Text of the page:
The latter part of 2017 may always be remembered as a watershed time in America’s cultural history regarding sexual harassment. After numerous women stepped forward and complained about the allegedly crude sexual behavior of Hollywood film producer Harvey Weinstein(1) and other men in high-ranking entertainment and news media positions, major corporations responded swiftly.

Men like Charlie Rose, the Today Show’s Matt Lauer – and even Garrison Keillor(2) were suddenly fired or saw valuable work contracts cancelled. Perhaps the earlier charges against Bill Cosby involving at least 50 women had played a role in convincing the public that far too many women may actually be suffering routine sexual harassment. Whatever caused this seismic shift in consciousness, a clear message was sent that all offensive sexual behavior in the workplace – regardless of the victim’s gender — must stop now.

However, since a small number of people still question some of these allegations, that issue should be briefly addressed now – before explaining much more basic information about what legally constitutes sexual harassment.

Are False Reports of Sexual Harassment Common?

Women usually gain nothing when sharing past stories about sexual harassment and abuse – especially when most are not rushing to nearby courthouses to file charges against those who mistreated them. There is no pride in sharing such stories – only a sense of vindication when believed. Furthermore, false reports of sexual harassment are rare. In fact, it’s currently estimated that they only constitute about five to seven percent of all allegations.

What follows now is a brief survey of how the EEOC (Equal Employment Opportunity Commission) and others define sexual harassment, along with specific examples of sexually offensive words and behaviors that should never be tolerated in any work-related environment. After all, everyone is more productive when treated with respect.

How Does the EEOC Define Workplace Sexual Harassment?

This unacceptable activity usually includes offensive words or behavior directed toward job applicants or employees by people in positions of authority (or co-workers). However, in some instances, sexual harassment can also include an employer’s customer or client behaving in a grossly offensive manner toward an employee.

All employers must recognize that sexual harassment is a type of sexual discrimination that is forbidden by Title VII of the Civil Rights Act of 1964. That law covers all workplaces with 15 or more employees – including people working for state and local governments. It also applies to members of labor organizations and those working for employment agencies and the federal government.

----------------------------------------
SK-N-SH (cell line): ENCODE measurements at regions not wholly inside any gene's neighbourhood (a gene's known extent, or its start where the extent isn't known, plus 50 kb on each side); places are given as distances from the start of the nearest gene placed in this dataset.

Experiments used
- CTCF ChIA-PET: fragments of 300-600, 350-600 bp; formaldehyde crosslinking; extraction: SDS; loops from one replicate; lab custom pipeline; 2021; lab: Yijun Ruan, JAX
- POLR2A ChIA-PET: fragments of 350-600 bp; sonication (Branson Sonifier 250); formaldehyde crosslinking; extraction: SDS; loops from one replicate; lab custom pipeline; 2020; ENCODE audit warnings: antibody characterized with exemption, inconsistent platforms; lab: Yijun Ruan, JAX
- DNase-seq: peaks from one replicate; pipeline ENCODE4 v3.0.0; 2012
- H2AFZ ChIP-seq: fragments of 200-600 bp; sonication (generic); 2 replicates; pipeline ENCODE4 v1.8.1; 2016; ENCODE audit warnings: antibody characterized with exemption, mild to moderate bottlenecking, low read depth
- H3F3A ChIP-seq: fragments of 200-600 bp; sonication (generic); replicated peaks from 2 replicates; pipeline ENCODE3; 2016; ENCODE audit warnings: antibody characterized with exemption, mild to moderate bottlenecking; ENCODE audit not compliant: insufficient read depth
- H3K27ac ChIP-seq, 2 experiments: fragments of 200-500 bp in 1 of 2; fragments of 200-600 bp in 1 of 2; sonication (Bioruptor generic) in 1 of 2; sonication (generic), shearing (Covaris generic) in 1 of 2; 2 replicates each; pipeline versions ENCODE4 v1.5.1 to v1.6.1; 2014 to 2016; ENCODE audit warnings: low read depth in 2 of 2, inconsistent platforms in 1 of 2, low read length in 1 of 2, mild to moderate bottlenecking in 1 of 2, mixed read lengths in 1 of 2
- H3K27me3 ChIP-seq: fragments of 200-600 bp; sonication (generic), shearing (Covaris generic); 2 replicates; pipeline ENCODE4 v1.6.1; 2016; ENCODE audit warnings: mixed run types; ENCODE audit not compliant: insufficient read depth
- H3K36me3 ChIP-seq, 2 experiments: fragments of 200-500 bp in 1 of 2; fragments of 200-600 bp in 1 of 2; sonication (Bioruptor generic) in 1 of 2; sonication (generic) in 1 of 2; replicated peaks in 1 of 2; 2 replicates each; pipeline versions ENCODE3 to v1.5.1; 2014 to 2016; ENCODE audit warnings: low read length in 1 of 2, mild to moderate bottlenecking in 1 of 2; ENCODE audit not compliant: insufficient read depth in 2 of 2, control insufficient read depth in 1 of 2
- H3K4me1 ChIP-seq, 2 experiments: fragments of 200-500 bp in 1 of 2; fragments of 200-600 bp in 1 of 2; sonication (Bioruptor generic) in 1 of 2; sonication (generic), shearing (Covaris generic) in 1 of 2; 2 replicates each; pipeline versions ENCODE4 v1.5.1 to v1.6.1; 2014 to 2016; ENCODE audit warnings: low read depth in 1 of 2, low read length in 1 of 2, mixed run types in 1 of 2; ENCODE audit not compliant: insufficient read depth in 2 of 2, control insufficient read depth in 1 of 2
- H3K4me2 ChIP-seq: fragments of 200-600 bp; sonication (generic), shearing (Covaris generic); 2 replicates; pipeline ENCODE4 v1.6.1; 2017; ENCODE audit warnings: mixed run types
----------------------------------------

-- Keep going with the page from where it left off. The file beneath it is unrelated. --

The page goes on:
Sexual harassment may often be considered so offensive that a reasonable person might describe the workplace atmosphere as being intimidating or hostile. Although most sexual harassment tends to be directed at women – it should be emphasized that women may also be found liable for this type of illegal behavior.

While no list could ever fully indicate every set of words or behaviors that constitute sexual harassment, there’s one posted on the website of the United Nations that provides helpful guidance.

Words and Actions Frequently Considered Sexually Inappropriate in the Workplace

  • Repeatedly asking the same person to go out on a lunch date (or to various social events) with you when no special interpersonal relationship has been consensually established;
  • Touching other workers when there is no excuse to do so – or rubbing up against someone when there’s plenty of room to avoid doing so while handling your job;
  • Making offensive gestures with your fingers, hands or body in a manner that suggests that you would like to have sex with someone;
  • Handing out (or posting) offensive drawings or pictures involving sex that a reasonable person would know might be offensive to some people;
  • Making noises or sounds as though kissing another person or having some type of sex with them;
  • Spreading false sexual rumors about co-workers or others in the workplace in hopes of jeopardizing their job security;
  • Repeatedly telling jokes or stories about sexual “conquests” that others might consider offensive;
  • Looking at others in a manner that indicates that you are “sizing them up” sexually in a suggestive manner.

If you still find it hard to decide what’s acceptable workplace behavior – then always act as though every interaction you have with others at work is being videotaped and recorded. Better yet, simply treat everyone with the same level of respect in the workplace that you normally show to your most important clients or customers.

Please feel free to contact our office if you need help drafting the “sexual harassment” sections of your employee handbook or need advice on evaluating appropriate workplace training programs that address this topic. We can also help you evaluate any formal or informal sexual harassment complaints that employees may have filed with the EEOC or your human resources department.

(1) https://www.barna.com/research/behaviors-americans-count-as-harassment/?utm_source=Barna+Update+List&utm_campaign=59e62a6e6f-EMAIL_CAMPAIGN_2017_11_28&utm_medium=email&utm_term=0_8560a0e52e-59e62a6e6f-171985045&mc_cid=59e62a6e6f&mc_eid=c0385fd205

(2) https://www.barna.com/research/behaviors-americans-count-as-harassment/?utm_source=Barna+Update+List&utm_campaign=59e62a6e6f-EMAIL_CAMPAIGN_2017_11_28&utm_medium=email&utm_term=0_8560a0e52e-59e62a6e6f-171985045&mc_cid=59e62a6e6f&mc_eid=c0385fd205